and tick borne diseases
What is a tick
and where does it live?
parasites that need to consume blood from a host animal to
survive. They split their time between grassy environments
and feeding on host animals (such as dogs, birds and
humans). The adult, nymphal and larval stages of ticks find
their hosts by detecting exhaled carbon dioxide, vibrations
and shadows. After climbing on the host the tick embeds its
sharp mouth-parts into the skin and feeds on blood for hours
to days. After feeding, the tick drops off the host and
develops through its lifecycle.
Why can ticks
cause a problem?
the tick releases saliva into the host which acts as a
method of disease and bacterial transfer. The three most
important problems caused by ticks are described below:
bacterial infections: - bacteria can enter the tick bite
wound and cause a local infection. This causes the area
where the tick has bitten to become a red and inflamed lump
which may ooze pus. If you notice this on your dog you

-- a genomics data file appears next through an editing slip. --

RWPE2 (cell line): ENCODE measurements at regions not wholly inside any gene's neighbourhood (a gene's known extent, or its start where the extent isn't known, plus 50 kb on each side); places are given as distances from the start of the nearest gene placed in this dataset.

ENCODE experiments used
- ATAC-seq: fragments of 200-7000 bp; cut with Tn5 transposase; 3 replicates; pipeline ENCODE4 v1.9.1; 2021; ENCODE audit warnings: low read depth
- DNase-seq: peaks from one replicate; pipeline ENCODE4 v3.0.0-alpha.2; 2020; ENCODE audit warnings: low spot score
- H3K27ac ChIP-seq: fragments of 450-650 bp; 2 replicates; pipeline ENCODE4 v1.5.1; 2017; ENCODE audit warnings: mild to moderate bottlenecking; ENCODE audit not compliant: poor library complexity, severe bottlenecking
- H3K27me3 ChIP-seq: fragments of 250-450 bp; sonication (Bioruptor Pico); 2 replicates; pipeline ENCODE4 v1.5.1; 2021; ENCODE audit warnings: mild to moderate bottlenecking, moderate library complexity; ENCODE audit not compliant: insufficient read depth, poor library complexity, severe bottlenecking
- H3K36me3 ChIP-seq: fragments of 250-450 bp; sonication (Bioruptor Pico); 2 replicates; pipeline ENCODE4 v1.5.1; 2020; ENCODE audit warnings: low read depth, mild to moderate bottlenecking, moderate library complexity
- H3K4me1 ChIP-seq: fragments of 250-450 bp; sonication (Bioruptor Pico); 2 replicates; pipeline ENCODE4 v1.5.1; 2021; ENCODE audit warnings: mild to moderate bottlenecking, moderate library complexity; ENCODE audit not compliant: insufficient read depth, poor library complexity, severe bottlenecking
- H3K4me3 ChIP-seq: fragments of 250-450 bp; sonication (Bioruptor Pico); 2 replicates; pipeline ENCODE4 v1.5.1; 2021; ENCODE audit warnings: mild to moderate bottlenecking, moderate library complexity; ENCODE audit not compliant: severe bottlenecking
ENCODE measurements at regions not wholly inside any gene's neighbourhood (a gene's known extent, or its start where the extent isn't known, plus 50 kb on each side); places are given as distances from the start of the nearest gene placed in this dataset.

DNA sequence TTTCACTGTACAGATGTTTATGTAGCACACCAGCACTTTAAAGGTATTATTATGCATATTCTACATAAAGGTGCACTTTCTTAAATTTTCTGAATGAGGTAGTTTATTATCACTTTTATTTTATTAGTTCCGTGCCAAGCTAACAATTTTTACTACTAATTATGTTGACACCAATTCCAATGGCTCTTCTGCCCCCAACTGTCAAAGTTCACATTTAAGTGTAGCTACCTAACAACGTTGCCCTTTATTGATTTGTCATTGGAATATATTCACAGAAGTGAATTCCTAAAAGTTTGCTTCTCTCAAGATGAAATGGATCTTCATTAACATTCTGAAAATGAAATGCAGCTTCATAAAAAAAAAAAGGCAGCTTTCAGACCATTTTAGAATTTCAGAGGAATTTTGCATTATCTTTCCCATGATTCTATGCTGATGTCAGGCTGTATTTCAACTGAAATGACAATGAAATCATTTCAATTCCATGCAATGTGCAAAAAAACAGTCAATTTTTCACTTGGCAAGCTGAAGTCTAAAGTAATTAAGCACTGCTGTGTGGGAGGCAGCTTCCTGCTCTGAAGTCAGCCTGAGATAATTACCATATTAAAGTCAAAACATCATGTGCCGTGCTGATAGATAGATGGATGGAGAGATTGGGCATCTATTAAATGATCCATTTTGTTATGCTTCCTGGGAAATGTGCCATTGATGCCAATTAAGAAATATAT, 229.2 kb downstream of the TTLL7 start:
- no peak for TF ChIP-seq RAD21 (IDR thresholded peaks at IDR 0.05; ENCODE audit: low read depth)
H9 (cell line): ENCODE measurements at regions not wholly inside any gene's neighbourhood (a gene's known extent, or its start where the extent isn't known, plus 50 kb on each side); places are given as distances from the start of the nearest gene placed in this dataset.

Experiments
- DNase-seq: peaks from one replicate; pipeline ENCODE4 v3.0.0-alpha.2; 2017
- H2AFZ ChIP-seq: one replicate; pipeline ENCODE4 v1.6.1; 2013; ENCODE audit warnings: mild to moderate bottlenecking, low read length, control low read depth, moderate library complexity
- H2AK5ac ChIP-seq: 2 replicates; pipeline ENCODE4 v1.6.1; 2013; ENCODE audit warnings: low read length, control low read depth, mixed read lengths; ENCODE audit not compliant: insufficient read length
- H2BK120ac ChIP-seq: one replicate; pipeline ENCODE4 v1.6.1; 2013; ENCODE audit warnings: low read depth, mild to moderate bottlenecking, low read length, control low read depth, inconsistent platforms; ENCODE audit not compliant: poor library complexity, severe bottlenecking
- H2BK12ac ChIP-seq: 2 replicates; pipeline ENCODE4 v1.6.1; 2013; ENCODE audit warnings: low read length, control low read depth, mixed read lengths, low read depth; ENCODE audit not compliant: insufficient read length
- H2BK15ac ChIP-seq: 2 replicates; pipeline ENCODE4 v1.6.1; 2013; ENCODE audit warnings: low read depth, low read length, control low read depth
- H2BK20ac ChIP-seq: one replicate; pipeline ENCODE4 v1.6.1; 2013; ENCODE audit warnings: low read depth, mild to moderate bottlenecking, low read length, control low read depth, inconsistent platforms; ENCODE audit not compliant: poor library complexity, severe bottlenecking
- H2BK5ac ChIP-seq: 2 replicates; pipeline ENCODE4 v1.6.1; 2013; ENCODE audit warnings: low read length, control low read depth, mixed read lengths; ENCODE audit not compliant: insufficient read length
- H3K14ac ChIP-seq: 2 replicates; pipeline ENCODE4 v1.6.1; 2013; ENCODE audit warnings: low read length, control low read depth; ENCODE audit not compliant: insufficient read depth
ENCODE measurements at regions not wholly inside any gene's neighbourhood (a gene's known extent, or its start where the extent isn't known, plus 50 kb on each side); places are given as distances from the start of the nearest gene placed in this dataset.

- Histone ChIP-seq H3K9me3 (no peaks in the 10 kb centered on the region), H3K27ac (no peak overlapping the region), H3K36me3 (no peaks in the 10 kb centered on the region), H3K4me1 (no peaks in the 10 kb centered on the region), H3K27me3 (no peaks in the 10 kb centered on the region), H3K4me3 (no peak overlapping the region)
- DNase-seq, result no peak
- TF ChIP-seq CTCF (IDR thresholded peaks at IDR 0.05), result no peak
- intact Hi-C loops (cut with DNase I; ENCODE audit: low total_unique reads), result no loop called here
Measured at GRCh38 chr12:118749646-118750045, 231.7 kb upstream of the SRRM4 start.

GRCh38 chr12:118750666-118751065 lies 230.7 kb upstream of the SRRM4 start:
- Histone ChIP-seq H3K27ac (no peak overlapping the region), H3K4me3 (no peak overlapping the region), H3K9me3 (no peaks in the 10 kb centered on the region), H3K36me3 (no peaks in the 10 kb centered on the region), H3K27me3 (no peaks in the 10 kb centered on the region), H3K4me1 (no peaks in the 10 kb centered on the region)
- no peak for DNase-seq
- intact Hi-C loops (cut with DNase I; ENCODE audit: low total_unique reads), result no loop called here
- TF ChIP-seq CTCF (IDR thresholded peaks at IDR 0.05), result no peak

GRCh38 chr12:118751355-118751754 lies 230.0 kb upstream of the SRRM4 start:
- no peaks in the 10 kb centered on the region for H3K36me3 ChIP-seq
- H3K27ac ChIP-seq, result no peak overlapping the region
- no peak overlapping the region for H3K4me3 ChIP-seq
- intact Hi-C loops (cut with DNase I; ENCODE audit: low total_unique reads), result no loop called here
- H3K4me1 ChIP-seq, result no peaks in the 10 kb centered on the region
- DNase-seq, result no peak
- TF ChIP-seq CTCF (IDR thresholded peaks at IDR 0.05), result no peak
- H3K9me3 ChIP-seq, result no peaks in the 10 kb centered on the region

should seek veterinary assistance.
disease: - this is caused by the tick transmitting a
particular type of bacteria into the host. Not all ticks are
infected with lyme's disease but the disease is present in
the UK. Some, but not all dogs with lyme's disease develop a
'bulls-eye' rash at the tick bite and symptoms of the
disease are variable, but can include joint pain and
lameness and fever.
- this is caused by the tick transmitting a tiny Parasite
into the hosts blood stream that damages the red blood
cells. In dogs the symptoms include dark brown urine, fever
and lethargy and can result in anaemia. Babesiosis is
relatively uncommon in the UK but more widespread in other
parts of the world.
How can I
reduce the risk of tick-related problems?
and babesiosis are serious diseases and whilst both are
relatively uncommon they can be challenging to treat in
dogs. This is why it is important to control and prevent
ticks and there are a variety of products to help achieve
this. These pet products can work by repelling the ticks and
reducing their likelihood to bite and also to kill a tick
that tries to feed.
It is useful to
check your dogs coat for ticks after walking. If you find a
tick you can either remove it yourself using the special
tick removal tools or get a veterinary professional to
safely remove the tick.
It is important
not to pull or scratch a tick from your dog as incorrect
removal may increase the likelihood of local bacterial
infection if part of the tick is left behind.
veterinary surgeon for further information regarding ticks
and tick prevention products as it is important to control
other parasites such as worms and fleas alongside ticks.
Sobye BVSc MRCVS